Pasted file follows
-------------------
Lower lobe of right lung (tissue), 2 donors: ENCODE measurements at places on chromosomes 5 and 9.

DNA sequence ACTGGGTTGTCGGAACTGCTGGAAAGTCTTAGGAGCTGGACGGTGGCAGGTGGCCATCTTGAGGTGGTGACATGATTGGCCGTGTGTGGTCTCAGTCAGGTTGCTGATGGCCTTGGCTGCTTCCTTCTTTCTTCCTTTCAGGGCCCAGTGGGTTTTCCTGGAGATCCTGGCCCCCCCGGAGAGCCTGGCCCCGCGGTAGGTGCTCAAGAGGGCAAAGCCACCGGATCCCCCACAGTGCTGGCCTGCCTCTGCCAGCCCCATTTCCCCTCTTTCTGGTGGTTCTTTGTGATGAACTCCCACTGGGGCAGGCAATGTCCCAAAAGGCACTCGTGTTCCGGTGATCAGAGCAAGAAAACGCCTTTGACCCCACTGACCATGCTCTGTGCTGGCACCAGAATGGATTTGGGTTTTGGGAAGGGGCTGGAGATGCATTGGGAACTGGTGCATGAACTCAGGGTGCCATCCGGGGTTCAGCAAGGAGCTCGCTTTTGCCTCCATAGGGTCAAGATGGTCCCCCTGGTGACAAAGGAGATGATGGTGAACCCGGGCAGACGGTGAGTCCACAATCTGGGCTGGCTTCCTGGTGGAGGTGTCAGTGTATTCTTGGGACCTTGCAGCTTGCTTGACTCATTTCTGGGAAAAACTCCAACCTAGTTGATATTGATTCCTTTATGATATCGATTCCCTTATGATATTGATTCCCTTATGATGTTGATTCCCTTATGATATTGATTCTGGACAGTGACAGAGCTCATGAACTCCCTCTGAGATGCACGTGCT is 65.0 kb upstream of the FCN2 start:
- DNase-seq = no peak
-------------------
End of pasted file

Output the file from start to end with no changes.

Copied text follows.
Lower lobe of right lung (tissue), 2 donors: ENCODE measurements at places on chromosomes 5 and 9.

DNA sequence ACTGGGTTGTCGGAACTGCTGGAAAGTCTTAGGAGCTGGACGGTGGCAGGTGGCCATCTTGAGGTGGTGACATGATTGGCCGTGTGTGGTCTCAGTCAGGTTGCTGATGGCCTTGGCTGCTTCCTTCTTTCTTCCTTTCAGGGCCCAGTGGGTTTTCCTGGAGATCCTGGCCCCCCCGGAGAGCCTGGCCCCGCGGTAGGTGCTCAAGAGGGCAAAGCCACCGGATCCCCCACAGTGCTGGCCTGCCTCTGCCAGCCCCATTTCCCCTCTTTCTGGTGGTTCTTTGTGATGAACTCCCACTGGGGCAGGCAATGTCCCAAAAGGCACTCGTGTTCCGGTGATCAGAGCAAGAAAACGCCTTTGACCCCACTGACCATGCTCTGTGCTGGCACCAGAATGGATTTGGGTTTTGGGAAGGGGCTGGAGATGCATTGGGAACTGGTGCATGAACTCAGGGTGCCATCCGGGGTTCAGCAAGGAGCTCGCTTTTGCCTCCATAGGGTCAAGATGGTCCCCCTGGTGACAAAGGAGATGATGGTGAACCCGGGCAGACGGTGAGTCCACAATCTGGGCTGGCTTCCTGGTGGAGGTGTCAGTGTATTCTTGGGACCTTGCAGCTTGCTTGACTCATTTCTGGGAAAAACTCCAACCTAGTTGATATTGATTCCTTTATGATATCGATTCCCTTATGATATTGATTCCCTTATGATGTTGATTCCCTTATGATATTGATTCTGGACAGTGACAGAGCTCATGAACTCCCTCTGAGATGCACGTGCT is 65.0 kb upstream of the FCN2 start:
- DNase-seq = no peak